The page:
• A 2016 report from Eurostat said that in Spain 85% of the tax burden falls on families. The report said that 9 out of every 10 euros collected comes out of the pockets of workers, while less than 1 euro comes from capital gains, a reflection of Spain’s growing economic inequality.
  • In 2014, the top 10% of Spain’s wealthiest households held 52.8% of the country’s wealth, according to a Bank of Spain Survey of Household Finances.


  • Charitable trusts called Bonyads control roughly 20% of the Iranian economy, from auto-manufacturing to soft drinks to tourism. Bonyads are tax exempt and are often criticised for being corrupt and inefficient.
  • Iran has a largely “informal economy”, meaning it runs on an off-the-book system which makes taxation difficult. According to the Expediency Council, over 60% of economic activity in Iran evades taxation.
  • In anticipation of US sanctions being re-imposed, the Iranian Rial dropped to a record low against the US dollar over the weekend (24th June).


  • The Cod Wars of 1958 saw Iceland fight with Great Britain over fishing waters. Iceland increased their exclusive fishing waters from 4 miles to 200 miles, boosting their fishing industry, which accounts for 40% of the nation’s economy.
  • Since 2010 tourist arrivals in Iceland have increased by 378%, making tourism the single most important industry in the country. In 2017 it accounted for more than 10% of the nation’s GDP and 42% of its exports.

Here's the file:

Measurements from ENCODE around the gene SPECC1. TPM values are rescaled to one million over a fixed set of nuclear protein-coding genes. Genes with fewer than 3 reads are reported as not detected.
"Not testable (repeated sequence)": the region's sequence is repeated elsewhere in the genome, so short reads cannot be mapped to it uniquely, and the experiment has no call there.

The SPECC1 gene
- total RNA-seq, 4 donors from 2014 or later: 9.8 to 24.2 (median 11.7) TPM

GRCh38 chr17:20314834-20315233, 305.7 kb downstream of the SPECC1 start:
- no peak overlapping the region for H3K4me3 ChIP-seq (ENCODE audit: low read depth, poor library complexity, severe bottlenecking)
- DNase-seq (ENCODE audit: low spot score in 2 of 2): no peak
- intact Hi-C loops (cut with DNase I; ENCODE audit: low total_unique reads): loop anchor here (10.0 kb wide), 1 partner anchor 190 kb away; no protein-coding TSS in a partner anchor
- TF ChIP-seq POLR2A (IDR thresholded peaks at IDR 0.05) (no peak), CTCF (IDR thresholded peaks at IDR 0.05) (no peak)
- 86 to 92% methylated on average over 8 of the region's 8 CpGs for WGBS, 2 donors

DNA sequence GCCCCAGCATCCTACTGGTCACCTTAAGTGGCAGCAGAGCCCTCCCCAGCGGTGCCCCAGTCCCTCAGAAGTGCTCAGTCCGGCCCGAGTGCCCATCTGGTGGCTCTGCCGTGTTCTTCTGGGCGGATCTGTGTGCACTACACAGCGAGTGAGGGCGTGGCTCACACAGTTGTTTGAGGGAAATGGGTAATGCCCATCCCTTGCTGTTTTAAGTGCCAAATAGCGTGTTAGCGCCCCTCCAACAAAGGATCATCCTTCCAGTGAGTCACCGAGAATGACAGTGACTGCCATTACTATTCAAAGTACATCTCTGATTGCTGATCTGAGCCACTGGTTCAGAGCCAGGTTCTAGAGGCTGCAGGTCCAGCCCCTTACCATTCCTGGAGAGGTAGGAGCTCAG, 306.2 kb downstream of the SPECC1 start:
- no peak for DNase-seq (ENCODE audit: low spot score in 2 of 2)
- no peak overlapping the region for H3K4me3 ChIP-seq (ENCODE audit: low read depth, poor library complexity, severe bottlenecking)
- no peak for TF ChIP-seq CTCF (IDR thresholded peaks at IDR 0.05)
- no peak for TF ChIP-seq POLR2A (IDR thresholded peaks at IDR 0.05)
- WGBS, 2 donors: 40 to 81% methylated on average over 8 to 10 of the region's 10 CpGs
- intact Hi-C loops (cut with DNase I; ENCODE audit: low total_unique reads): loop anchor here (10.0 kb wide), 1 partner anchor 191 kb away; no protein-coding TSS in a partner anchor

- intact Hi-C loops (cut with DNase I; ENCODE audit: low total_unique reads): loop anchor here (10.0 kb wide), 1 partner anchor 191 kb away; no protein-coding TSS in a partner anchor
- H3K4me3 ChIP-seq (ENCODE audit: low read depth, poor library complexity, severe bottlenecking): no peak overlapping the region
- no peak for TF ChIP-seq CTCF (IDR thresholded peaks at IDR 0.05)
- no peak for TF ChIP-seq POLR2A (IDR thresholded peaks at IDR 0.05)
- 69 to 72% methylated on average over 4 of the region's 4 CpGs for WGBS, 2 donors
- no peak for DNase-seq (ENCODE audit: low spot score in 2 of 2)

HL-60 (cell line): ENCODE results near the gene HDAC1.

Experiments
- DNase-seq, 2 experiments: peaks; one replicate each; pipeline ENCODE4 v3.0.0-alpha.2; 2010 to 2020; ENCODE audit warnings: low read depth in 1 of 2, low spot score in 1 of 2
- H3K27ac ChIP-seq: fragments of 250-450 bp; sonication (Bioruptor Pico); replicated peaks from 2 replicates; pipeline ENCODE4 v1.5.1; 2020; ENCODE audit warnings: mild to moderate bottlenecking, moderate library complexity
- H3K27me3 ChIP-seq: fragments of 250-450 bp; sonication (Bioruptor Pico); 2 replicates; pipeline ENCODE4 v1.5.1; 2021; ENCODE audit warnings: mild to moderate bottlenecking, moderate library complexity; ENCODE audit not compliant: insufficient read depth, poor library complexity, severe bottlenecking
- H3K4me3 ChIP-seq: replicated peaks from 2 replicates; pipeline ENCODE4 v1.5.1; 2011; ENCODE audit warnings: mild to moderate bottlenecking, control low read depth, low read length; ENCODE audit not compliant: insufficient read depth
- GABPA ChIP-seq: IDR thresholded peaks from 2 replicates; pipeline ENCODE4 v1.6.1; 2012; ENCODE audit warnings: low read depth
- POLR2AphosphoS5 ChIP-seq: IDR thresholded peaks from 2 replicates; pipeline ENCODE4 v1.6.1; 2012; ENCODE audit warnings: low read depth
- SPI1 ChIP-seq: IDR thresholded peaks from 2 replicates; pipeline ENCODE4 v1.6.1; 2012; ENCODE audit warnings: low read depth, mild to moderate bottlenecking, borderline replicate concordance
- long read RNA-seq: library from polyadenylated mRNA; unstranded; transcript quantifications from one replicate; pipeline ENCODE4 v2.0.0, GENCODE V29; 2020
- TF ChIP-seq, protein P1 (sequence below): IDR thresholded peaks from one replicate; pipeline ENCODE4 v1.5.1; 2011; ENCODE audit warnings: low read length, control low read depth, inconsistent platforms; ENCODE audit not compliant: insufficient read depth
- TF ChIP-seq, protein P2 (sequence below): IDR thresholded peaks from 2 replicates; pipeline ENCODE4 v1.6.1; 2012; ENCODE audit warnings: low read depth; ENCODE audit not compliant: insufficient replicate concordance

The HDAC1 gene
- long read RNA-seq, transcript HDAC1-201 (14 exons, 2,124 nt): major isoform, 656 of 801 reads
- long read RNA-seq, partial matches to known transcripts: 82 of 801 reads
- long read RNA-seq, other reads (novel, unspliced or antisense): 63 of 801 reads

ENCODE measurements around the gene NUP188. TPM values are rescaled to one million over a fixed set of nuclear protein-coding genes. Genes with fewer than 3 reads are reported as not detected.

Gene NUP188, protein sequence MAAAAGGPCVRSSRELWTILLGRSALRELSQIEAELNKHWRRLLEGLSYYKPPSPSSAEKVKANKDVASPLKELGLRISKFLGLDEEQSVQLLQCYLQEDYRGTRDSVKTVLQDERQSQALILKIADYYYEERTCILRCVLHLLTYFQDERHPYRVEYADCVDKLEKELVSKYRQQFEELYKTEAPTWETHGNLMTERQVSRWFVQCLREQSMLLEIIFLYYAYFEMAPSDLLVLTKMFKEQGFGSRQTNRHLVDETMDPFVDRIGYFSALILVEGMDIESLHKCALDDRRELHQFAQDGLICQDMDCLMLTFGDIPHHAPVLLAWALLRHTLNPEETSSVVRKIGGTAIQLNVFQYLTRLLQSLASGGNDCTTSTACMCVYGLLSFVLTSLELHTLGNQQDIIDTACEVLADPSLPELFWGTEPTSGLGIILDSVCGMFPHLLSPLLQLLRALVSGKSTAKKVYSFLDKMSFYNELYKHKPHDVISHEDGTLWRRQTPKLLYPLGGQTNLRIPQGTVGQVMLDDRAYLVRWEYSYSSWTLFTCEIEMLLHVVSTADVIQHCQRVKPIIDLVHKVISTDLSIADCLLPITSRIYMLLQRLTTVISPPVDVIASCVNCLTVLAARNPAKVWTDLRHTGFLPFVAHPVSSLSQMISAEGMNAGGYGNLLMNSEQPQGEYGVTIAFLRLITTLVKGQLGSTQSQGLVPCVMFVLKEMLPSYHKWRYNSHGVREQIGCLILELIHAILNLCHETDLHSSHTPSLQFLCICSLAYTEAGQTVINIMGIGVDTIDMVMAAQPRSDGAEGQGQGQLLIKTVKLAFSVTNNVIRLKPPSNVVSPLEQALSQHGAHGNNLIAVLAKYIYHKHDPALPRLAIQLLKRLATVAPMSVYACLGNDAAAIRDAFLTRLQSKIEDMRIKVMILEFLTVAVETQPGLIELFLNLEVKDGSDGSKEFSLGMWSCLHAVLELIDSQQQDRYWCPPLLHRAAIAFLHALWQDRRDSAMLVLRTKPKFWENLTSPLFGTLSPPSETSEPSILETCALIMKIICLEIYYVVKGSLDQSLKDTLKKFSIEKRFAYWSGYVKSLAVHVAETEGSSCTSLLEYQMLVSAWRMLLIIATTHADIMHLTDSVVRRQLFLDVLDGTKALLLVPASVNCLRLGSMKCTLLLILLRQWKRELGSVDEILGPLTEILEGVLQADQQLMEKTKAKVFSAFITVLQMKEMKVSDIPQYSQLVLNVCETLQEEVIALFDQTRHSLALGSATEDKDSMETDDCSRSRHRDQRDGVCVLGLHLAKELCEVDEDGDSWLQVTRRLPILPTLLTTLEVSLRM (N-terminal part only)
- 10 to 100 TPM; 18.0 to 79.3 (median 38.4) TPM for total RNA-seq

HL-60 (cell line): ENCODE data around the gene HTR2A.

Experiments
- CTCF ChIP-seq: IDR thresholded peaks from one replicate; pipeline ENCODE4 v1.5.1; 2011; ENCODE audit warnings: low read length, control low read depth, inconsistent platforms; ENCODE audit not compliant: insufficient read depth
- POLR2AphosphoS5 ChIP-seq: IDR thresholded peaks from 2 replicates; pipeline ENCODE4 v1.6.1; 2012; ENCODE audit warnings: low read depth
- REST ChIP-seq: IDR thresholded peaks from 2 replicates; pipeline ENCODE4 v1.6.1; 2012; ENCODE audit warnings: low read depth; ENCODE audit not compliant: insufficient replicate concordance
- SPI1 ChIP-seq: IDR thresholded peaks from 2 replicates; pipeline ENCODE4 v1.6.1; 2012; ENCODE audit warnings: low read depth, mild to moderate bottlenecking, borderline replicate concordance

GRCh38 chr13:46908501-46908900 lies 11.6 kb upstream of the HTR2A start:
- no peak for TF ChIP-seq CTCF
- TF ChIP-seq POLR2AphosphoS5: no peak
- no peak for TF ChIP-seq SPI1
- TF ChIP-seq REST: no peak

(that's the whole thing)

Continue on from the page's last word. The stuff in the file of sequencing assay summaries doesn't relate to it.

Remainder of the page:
• The Argentinian economy almost doubled between 2002 and 2011, growing at an average of 7.1% annually. Real wages rose by a massive 72% from 2003 to 2013.
  • Making and exporting wine is a famous Argentinian trait. Back in 2004, the nation exported over 159,000 tons of it, making up 2% of the total global wine exports.


  • Buying a car in Denmark is very expensive. The country charges a tax of 150% on all new car purchases. No wonder there are more bicycles than people in Copenhagen and 35% of all journeys in the city are completed by bike.
  • Denmark earns more income from taxes than any other developed country. In 2016 income taxes, social security contributions, taxes on property, goods and services added up to contribute to 45.9 percent of Denmark’s overall earnings. Denmark’s high taxes are closely related to the Scandinavian social welfare system, which provides services like free university tuition, free healthcare, and generous unemployment and family benefits.